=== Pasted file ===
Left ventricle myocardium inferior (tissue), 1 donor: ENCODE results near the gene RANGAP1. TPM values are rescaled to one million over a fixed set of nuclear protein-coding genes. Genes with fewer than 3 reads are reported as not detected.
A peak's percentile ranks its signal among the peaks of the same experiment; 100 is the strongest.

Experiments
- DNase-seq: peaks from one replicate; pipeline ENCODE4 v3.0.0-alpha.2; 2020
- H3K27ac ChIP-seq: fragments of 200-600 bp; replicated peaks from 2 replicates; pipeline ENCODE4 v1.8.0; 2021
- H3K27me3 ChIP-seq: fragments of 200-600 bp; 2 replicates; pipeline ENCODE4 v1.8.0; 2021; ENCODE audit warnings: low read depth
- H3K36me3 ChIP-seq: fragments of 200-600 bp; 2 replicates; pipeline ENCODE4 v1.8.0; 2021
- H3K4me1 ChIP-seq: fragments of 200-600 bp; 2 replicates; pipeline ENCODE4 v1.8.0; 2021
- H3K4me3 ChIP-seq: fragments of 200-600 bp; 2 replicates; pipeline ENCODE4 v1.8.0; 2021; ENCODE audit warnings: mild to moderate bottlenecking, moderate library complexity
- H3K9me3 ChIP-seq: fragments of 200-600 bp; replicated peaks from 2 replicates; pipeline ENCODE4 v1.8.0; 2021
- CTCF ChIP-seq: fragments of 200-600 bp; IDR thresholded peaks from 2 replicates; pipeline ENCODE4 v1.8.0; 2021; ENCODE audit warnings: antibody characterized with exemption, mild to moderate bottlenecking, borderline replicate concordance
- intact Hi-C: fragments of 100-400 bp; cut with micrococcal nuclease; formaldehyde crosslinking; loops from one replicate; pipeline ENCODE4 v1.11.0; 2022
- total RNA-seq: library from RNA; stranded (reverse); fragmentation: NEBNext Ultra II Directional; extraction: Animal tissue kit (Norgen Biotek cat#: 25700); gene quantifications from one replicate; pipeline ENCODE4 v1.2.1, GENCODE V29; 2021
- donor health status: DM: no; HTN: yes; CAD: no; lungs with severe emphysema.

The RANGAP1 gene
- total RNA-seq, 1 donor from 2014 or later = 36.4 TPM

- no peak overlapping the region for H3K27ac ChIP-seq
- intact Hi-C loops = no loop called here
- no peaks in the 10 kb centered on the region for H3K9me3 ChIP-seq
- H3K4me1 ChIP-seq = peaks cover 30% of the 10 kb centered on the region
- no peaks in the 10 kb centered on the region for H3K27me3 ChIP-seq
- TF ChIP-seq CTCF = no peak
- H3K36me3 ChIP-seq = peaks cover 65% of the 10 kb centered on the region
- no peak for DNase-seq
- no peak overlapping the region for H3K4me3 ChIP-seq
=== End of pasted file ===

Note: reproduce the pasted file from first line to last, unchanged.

Left ventricle myocardium inferior (tissue), 1 donor: ENCODE results near the gene RANGAP1. TPM values are rescaled to one million over a fixed set of nuclear protein-coding genes. Genes with fewer than 3 reads are reported as not detected.
A peak's percentile ranks its signal among the peaks of the same experiment; 100 is the strongest.

Experiments
- DNase-seq: peaks from one replicate; pipeline ENCODE4 v3.0.0-alpha.2; 2020
- H3K27ac ChIP-seq: fragments of 200-600 bp; replicated peaks from 2 replicates; pipeline ENCODE4 v1.8.0; 2021
- H3K27me3 ChIP-seq: fragments of 200-600 bp; 2 replicates; pipeline ENCODE4 v1.8.0; 2021; ENCODE audit warnings: low read depth
- H3K36me3 ChIP-seq: fragments of 200-600 bp; 2 replicates; pipeline ENCODE4 v1.8.0; 2021
- H3K4me1 ChIP-seq: fragments of 200-600 bp; 2 replicates; pipeline ENCODE4 v1.8.0; 2021
- H3K4me3 ChIP-seq: fragments of 200-600 bp; 2 replicates; pipeline ENCODE4 v1.8.0; 2021; ENCODE audit warnings: mild to moderate bottlenecking, moderate library complexity
- H3K9me3 ChIP-seq: fragments of 200-600 bp; replicated peaks from 2 replicates; pipeline ENCODE4 v1.8.0; 2021
- CTCF ChIP-seq: fragments of 200-600 bp; IDR thresholded peaks from 2 replicates; pipeline ENCODE4 v1.8.0; 2021; ENCODE audit warnings: antibody characterized with exemption, mild to moderate bottlenecking, borderline replicate concordance
- intact Hi-C: fragments of 100-400 bp; cut with micrococcal nuclease; formaldehyde crosslinking; loops from one replicate; pipeline ENCODE4 v1.11.0; 2022
- total RNA-seq: library from RNA; stranded (reverse); fragmentation: NEBNext Ultra II Directional; extraction: Animal tissue kit (Norgen Biotek cat#: 25700); gene quantifications from one replicate; pipeline ENCODE4 v1.2.1, GENCODE V29; 2021
- donor health status: DM: no; HTN: yes; CAD: no; lungs with severe emphysema.

The RANGAP1 gene
- total RNA-seq, 1 donor from 2014 or later = 36.4 TPM

- no peak overlapping the region for H3K27ac ChIP-seq
- intact Hi-C loops = no loop called here
- no peaks in the 10 kb centered on the region for H3K9me3 ChIP-seq
- H3K4me1 ChIP-seq = peaks cover 30% of the 10 kb centered on the region
- no peaks in the 10 kb centered on the region for H3K27me3 ChIP-seq
- TF ChIP-seq CTCF = no peak
- H3K36me3 ChIP-seq = peaks cover 65% of the 10 kb centered on the region
- no peak for DNase-seq
- no peak overlapping the region for H3K4me3 ChIP-seq